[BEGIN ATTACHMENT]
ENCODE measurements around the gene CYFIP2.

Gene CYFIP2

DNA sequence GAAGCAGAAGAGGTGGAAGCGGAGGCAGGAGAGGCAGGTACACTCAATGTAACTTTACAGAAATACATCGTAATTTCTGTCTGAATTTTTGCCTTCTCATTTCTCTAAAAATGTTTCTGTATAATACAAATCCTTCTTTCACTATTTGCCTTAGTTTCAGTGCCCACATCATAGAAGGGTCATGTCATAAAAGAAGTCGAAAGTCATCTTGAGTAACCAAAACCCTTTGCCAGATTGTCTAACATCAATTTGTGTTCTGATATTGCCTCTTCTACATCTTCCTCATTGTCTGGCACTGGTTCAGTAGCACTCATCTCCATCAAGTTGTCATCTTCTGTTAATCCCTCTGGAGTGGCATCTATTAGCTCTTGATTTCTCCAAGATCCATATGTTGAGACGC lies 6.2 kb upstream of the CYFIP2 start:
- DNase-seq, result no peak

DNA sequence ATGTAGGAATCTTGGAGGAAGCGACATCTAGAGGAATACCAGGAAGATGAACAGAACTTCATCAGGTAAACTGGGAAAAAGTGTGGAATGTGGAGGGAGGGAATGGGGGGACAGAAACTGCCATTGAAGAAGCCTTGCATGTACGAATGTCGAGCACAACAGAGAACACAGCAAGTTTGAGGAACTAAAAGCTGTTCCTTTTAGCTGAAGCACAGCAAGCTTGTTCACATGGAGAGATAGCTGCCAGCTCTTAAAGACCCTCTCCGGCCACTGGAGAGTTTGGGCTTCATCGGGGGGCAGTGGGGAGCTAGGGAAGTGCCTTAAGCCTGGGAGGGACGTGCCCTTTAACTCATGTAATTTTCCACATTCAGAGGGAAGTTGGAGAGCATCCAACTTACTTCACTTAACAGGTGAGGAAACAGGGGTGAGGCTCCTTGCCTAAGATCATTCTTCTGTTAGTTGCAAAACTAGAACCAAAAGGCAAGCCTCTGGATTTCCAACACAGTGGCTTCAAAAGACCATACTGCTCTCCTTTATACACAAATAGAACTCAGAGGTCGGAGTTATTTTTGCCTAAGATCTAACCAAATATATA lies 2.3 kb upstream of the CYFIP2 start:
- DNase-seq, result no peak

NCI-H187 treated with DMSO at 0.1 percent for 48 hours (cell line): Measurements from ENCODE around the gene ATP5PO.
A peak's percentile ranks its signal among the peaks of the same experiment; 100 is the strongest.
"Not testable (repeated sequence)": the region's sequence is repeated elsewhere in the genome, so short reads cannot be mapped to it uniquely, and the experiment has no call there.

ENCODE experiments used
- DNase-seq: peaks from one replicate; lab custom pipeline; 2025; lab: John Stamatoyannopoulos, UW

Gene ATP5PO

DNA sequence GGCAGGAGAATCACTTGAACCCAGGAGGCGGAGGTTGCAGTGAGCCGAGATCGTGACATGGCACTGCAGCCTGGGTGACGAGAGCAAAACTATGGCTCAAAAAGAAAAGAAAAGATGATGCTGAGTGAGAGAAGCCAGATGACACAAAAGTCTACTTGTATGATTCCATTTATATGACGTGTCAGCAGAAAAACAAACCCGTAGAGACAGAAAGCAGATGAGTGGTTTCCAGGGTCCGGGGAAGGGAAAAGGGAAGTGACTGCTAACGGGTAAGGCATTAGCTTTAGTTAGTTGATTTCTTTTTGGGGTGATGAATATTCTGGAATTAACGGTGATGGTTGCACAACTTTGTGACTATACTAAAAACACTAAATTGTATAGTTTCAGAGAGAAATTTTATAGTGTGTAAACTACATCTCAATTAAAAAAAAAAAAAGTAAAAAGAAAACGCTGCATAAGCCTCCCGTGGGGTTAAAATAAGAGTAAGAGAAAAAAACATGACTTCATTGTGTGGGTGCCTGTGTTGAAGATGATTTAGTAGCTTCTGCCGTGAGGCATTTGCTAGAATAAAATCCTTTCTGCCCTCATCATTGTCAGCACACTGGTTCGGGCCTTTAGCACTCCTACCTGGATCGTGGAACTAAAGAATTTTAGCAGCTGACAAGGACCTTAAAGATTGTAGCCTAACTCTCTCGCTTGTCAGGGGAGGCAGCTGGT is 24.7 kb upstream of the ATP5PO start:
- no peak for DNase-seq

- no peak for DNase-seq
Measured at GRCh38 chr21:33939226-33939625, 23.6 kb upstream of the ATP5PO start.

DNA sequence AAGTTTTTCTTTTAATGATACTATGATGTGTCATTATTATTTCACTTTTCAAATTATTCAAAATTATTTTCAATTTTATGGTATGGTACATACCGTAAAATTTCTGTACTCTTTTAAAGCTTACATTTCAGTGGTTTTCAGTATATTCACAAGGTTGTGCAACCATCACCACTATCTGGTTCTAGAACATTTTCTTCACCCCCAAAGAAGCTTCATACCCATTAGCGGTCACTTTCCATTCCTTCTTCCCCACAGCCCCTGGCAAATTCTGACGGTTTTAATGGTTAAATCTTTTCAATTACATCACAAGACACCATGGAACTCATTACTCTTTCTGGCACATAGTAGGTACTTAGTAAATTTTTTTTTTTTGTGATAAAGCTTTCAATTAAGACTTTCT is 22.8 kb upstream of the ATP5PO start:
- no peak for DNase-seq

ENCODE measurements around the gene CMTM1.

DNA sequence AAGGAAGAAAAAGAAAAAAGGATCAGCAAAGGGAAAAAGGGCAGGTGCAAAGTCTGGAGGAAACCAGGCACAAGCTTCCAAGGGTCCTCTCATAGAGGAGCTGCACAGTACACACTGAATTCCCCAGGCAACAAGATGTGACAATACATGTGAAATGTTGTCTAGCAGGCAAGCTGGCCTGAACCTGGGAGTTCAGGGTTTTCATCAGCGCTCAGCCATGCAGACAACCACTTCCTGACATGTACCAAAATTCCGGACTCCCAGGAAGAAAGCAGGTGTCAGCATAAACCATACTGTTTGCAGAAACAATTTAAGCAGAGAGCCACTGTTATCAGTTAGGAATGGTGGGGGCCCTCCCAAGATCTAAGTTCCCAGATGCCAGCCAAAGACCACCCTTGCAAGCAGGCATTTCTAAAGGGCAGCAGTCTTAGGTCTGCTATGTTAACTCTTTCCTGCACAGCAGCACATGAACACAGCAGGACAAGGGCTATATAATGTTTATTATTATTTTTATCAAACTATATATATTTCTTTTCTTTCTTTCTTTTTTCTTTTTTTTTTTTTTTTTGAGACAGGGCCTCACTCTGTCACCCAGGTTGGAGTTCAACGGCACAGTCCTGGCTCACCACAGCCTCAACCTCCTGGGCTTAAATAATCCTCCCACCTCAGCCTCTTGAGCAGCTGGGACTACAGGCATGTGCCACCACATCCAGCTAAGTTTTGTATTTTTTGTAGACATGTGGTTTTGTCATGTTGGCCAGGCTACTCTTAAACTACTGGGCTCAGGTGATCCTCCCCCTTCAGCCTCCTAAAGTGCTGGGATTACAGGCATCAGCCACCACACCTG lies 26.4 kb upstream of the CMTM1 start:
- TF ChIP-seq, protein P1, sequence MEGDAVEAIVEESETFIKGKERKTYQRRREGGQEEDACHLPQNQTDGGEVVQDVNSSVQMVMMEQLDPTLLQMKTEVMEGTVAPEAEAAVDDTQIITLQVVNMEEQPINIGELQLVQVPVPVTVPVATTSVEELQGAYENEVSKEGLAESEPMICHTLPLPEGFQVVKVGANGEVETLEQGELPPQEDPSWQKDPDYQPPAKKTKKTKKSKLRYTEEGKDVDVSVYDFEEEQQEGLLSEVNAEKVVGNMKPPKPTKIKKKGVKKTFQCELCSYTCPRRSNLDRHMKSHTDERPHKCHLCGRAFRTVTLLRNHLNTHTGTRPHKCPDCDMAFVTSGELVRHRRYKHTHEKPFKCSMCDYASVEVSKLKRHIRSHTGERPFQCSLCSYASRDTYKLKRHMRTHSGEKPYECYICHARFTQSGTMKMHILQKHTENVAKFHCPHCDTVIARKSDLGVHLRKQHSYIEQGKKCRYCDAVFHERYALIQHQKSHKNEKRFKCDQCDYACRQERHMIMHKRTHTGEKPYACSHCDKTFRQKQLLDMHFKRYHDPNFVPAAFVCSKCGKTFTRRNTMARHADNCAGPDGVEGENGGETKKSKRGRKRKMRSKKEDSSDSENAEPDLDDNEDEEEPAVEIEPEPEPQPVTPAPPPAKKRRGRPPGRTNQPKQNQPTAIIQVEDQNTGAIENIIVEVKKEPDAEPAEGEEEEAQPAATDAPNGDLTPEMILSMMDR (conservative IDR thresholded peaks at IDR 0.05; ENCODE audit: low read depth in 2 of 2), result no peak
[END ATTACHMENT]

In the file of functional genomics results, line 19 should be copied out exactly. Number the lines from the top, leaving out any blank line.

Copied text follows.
ENCODE measurements around the gene CMTM1.